We’re delighted to feature a guest blog from Chris Ashworth, Programme Director at Nominet Trust.

Digital technology allows us to reimagine how we tackle some of society’s most pressing issues. Here at Nominet Trust we’ve been at the forefront of the social tech movement for almost 10 years, supporting hundreds of initiatives in addressing a wide variety of grassroots and international social challenges. Some harness mainstream digital platforms and apps, such as the Now Group’s JAM platform, while others pursue more advanced forms of new technology such as blockchain, as in the case of Alice.si.

The freedom to use technology to create and imagine new possibilities is enabled by its permeation through our everyday lives. It has become integral to how we interact, transact and communicate with each other. But there is a paradox. Digital technology also plays a role in creating or accentuating some of the major social challenges we face today.

Evidence of digital technology as a force for good vies equally with predictions of a dystopian future and those most vulnerable are often amongst some of society’s most disadvantaged.

Although policy and regulation — the forces to protect society from harm and afford its citizens a duty of care — are fighting hard to keep apace, the 4th industrial revolution is accelerating change faster than at any time in our history. Operating on a global level means enforcement is only as strong as its weakest link. Claire Lilley, Head of Child Safety Online at the NSPPC, brings this stark reality to life in her recent article: “Out in the real world you’d be comfortable for your child to go to a youth club, but there are laws in place to stop them entering an adult environment, such as a night club. Yet online our children are finding themselves in a very adult arena, with scarce legal safeguards to protect them.”

The Lloyds Bank UK Consumer Digital Index 2017— which benchmarks the digital and financial capability of consumers in the UK — classified 21% (11.5m) in the UK as not having Basic Digital Skills. Addressing the societal challenges created by a digital divide will need to take many forms. Change doesn’t happen by one actor alone — it is complex. There is no end-point to change — it’s a constant. But change won’t happen if the voices from the third sector are quiet.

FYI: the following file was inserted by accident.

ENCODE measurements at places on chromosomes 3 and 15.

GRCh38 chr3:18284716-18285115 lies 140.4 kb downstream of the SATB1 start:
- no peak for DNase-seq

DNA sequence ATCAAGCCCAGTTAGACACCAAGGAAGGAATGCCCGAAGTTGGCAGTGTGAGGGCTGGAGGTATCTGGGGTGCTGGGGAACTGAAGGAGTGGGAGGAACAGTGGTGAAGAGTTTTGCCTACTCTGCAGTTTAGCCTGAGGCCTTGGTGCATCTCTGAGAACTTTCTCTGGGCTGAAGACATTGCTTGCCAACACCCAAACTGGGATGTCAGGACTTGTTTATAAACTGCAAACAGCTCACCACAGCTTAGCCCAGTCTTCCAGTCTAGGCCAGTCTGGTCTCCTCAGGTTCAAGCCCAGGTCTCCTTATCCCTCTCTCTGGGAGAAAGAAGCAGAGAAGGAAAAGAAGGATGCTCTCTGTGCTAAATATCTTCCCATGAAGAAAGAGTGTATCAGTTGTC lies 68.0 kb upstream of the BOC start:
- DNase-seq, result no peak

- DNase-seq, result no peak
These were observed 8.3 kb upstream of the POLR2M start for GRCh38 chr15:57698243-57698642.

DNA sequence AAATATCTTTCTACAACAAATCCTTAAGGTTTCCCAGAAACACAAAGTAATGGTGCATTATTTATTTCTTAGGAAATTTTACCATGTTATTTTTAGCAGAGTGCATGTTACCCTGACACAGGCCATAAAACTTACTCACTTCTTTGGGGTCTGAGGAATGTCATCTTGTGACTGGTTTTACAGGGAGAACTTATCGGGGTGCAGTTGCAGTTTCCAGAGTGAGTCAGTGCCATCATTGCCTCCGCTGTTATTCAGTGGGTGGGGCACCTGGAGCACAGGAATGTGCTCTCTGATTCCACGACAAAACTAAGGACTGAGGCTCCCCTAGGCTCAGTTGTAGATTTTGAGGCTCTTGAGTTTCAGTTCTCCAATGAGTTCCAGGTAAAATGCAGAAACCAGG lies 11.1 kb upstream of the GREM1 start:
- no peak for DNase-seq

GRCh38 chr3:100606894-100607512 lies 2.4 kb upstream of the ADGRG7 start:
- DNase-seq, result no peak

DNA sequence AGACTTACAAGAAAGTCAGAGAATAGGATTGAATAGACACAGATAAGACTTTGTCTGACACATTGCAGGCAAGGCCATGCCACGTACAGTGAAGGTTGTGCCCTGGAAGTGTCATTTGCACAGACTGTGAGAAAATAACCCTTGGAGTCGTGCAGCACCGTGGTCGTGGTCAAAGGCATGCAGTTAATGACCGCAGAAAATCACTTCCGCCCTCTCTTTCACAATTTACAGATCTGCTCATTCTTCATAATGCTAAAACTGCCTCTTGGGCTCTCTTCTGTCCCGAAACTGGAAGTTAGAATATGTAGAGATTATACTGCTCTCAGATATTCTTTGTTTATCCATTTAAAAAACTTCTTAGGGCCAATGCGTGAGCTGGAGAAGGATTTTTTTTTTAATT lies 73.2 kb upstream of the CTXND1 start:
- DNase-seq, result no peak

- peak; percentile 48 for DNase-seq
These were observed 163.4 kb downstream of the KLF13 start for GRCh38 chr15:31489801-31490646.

While researching our Digital Reach programme and exploring why there are still 300,000 young people in the UK aged 15-24 who lack basic digital skills, we found many varied and credible programmes already responding to this need.  A majority of these were being funded and delivered by the national and multinational tech firms and serving a ‘beyond basic’ range of skills that often required at least some level of disposition, motivation and access from the users. Without doubt these programmes are doing extremely valuable work and having a positive impact on many young people. But for the 300,000 facing many layers of disadvantage they remain hard to reach. It’s these people who really need the third sector to elevate its position in this space, and represent their voices in our digital-by-default society.

Why is it that the loudest and longest serving voices from the third sector have been absent from this response so far? Is it a lack of academic research providing a body of evidence into the social problems stemming from technology? Or a lag in the digital capabilities of charitable organisations themselves? It may be that there has been limited recognition and understanding that technology and social issues are intrinsically linked at a programme policy level in many of our third sector organisations?

Nominet Trust’s Digital Reach programme is exploring how that might change. When designing the programme, the main question for us was whether the deepest expertise needed to provide digital skills to disadvantaged young people lies in either building and maintaining trusted relationships, or in the provision of digital skills itself. Our six pilot programmes are exploring how those two concepts marry together by ensuring each pilot is led by expert youth organisations but supported by digital skills experts. Essentially, we are inverting the conventional approach because we believe that relationships led by experts are vital and are most often provided by third sector organisations.

Commenting on its Digital Reach pilot, Anna Smee, CEO of UK Youth, said: “Working alongside a trusted adult, in safe spaces that are familiar to young people, peer educators are able to share their personal, honest and relatable knowledge in an inspiring and engaging way. They are best placed to understand the needs of their peers and tailor support accordingly, allowing all young people to feel comfortable knowing they’re dealing with similar issues and providing the opportunity to grow and learn together as a group.”

As tech innovation continues and its benefits and challenges permeate all aspects of our lives, the role of the third sector needs to be integral in realising its potential, as well as helping to resolve the issues it creates.

Further information about Digital Reach and the organisations involved can be found here.

Follow @nominettrust and @chrisashworthNT

Nominet Trust is the charitable foundation of Nominet – an internet company delivering public benefit and the trusted guardian of the UK namespace – one of the world’s largest country code registries. With the proceeds of its successful registry business, Nominet set up and supports Nominet Trust, the UK’s leading social tech funder.